NICOSIA, Cyprus -- The leaders of Cyprus, Greece and Jordan pledged a new partnership Tuesday with tighter cooperation on fighting terrorism, and rallied international support for countries hosting hundreds of thousands of refugees fleeing the war in Syria.
Cyprus President Nicos Anastasiades said that three-way talks with Jordan's King Abdullah II and Greek Prime Minister Alexis Tsipras aimed to jointly bolster security in the eastern Mediterranean.
Abdullah said his country is working with others to close off all routes for extremists and that there can be no let-up despite successes in Iraq and Syria.
"Terrorist groups cannot be allowed to regroup and establish footholds elsewhere," said Abdullah.
The three leaders also urged the international community to offer more support to Jordan and other countries which have borne the brunt of a mass influx of Syrian refugees.
"We are shouldering an immense refugee burden and cannot be left alone as we undertake this humanitarian responsibility on behalf of the world," Abdullah said.
Anastasiades and Tsipras said they would ask fellow European Union member countries to lend more assistance to Jordan.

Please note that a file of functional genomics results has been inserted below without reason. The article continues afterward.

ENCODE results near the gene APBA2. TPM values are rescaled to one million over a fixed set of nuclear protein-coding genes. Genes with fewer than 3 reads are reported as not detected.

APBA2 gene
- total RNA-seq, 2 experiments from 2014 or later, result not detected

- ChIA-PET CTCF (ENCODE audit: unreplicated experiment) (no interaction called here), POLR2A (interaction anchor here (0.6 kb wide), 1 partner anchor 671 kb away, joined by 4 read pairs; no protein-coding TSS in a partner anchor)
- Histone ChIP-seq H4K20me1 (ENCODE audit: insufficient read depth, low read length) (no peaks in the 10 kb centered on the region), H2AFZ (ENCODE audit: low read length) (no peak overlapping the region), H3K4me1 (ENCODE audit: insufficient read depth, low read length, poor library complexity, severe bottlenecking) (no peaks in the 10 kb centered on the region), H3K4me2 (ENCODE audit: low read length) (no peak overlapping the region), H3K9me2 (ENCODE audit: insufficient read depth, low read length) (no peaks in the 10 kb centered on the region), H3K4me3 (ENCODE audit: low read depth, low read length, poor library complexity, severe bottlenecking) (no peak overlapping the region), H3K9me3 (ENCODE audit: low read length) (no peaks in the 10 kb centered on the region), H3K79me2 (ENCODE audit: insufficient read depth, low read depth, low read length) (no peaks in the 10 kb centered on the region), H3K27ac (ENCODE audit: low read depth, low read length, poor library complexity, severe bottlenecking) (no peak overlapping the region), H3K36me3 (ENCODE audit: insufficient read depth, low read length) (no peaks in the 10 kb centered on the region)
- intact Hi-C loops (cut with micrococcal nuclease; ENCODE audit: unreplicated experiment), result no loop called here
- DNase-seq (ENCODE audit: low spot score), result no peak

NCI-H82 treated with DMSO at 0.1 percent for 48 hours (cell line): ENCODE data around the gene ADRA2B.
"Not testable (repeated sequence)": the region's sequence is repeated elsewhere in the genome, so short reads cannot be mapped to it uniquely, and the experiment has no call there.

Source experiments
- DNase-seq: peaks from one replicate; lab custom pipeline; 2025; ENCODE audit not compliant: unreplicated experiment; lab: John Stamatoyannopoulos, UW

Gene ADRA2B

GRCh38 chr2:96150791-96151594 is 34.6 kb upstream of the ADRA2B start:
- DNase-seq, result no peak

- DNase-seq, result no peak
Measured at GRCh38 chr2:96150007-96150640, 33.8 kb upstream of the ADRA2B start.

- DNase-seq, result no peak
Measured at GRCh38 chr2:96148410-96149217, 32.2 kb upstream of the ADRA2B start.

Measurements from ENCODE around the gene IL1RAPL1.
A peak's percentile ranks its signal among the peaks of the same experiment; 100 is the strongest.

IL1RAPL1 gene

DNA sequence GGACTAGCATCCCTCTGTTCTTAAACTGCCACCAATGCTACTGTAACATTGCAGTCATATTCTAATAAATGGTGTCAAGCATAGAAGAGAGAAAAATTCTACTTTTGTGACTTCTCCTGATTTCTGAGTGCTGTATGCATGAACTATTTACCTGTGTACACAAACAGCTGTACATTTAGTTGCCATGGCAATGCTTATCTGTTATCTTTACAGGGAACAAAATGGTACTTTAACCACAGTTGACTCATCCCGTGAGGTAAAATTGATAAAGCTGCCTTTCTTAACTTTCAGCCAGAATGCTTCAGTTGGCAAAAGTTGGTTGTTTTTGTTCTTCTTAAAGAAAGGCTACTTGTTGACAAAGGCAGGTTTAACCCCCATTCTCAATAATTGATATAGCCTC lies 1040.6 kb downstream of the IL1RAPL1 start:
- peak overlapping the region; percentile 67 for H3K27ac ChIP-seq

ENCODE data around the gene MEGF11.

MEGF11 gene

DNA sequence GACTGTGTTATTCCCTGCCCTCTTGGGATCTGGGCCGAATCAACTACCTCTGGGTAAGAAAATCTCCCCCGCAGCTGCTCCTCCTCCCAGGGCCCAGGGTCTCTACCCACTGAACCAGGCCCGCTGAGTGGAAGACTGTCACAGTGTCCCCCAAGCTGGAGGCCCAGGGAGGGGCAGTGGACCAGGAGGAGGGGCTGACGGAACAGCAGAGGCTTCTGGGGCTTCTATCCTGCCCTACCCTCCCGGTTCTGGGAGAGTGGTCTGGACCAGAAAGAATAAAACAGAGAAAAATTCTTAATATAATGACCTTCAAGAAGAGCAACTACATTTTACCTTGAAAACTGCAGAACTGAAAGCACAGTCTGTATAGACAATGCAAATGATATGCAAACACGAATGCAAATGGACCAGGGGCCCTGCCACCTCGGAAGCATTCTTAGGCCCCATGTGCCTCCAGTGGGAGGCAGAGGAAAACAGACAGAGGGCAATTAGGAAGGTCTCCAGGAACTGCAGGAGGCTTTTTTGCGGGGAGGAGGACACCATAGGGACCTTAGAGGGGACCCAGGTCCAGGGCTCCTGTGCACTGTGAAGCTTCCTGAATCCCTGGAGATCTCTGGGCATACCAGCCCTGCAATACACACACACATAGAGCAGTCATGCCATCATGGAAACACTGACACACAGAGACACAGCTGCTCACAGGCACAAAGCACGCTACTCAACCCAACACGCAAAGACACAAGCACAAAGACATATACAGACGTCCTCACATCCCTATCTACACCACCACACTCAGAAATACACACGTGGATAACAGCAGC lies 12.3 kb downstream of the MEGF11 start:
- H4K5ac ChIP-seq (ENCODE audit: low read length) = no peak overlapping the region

The three leaders also weighed in on the Mideast peace efforts, urging the resumption of talks between Israelis and Palestinians and voicing support for a two-state solution.
Abdullah said a peace deal should make east Jerusalem the capital of an independent Palestinian state. He also alluded to US government's decision to relocate its embassy in Israel from Tel Aviv to Jerusalem.
"No unilateral decision on Jerusalem will change the legal and historical facts or undermine the rights of Muslims and Christians to the holy city," he said.
It's the first time the countries held a trilateral meeting, which follows similar talks that Cyprus and Greece have engaged in with countries including Egypt and Israel.
Officials have said the tripartite meetings are intended to enhance cooperation on security as well as a promising offshore oil and gas search in the tumultuous region.
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